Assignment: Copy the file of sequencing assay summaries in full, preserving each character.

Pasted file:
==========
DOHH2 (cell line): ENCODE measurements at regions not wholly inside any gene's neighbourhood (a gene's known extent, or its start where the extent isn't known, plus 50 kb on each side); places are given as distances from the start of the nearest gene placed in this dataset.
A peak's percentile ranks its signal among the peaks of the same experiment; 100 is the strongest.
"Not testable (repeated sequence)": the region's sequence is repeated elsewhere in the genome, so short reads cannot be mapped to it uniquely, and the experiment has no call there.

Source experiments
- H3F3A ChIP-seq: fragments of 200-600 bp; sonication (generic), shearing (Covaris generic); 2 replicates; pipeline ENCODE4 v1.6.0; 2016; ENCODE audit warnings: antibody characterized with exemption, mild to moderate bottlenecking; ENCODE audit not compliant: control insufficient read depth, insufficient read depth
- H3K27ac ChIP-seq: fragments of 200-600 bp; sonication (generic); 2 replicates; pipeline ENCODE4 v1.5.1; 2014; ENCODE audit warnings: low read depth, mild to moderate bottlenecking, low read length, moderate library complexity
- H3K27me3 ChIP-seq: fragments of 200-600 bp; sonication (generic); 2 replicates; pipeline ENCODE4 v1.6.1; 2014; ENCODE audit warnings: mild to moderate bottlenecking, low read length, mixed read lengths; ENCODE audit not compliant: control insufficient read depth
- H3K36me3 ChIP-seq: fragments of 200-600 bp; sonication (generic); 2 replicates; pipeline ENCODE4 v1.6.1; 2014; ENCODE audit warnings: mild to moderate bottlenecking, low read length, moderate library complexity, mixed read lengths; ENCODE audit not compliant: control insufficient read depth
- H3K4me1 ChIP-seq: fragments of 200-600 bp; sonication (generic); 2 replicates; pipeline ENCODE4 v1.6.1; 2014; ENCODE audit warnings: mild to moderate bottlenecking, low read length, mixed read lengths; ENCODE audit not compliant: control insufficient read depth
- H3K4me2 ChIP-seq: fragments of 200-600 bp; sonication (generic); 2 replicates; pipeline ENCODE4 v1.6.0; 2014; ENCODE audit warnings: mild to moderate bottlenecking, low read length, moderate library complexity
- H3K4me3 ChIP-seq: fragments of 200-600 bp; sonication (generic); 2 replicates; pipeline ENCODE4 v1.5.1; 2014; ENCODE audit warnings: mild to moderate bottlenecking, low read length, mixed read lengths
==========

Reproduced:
DOHH2 (cell line): ENCODE measurements at regions not wholly inside any gene's neighbourhood (a gene's known extent, or its start where the extent isn't known, plus 50 kb on each side); places are given as distances from the start of the nearest gene placed in this dataset.
A peak's percentile ranks its signal among the peaks of the same experiment; 100 is the strongest.
"Not testable (repeated sequence)": the region's sequence is repeated elsewhere in the genome, so short reads cannot be mapped to it uniquely, and the experiment has no call there.

Source experiments
- H3F3A ChIP-seq: fragments of 200-600 bp; sonication (generic), shearing (Covaris generic); 2 replicates; pipeline ENCODE4 v1.6.0; 2016; ENCODE audit warnings: antibody characterized with exemption, mild to moderate bottlenecking; ENCODE audit not compliant: control insufficient read depth, insufficient read depth
- H3K27ac ChIP-seq: fragments of 200-600 bp; sonication (generic); 2 replicates; pipeline ENCODE4 v1.5.1; 2014; ENCODE audit warnings: low read depth, mild to moderate bottlenecking, low read length, moderate library complexity
- H3K27me3 ChIP-seq: fragments of 200-600 bp; sonication (generic); 2 replicates; pipeline ENCODE4 v1.6.1; 2014; ENCODE audit warnings: mild to moderate bottlenecking, low read length, mixed read lengths; ENCODE audit not compliant: control insufficient read depth
- H3K36me3 ChIP-seq: fragments of 200-600 bp; sonication (generic); 2 replicates; pipeline ENCODE4 v1.6.1; 2014; ENCODE audit warnings: mild to moderate bottlenecking, low read length, moderate library complexity, mixed read lengths; ENCODE audit not compliant: control insufficient read depth
- H3K4me1 ChIP-seq: fragments of 200-600 bp; sonication (generic); 2 replicates; pipeline ENCODE4 v1.6.1; 2014; ENCODE audit warnings: mild to moderate bottlenecking, low read length, mixed read lengths; ENCODE audit not compliant: control insufficient read depth
- H3K4me2 ChIP-seq: fragments of 200-600 bp; sonication (generic); 2 replicates; pipeline ENCODE4 v1.6.0; 2014; ENCODE audit warnings: mild to moderate bottlenecking, low read length, moderate library complexity
- H3K4me3 ChIP-seq: fragments of 200-600 bp; sonication (generic); 2 replicates; pipeline ENCODE4 v1.5.1; 2014; ENCODE audit warnings: mild to moderate bottlenecking, low read length, mixed read lengths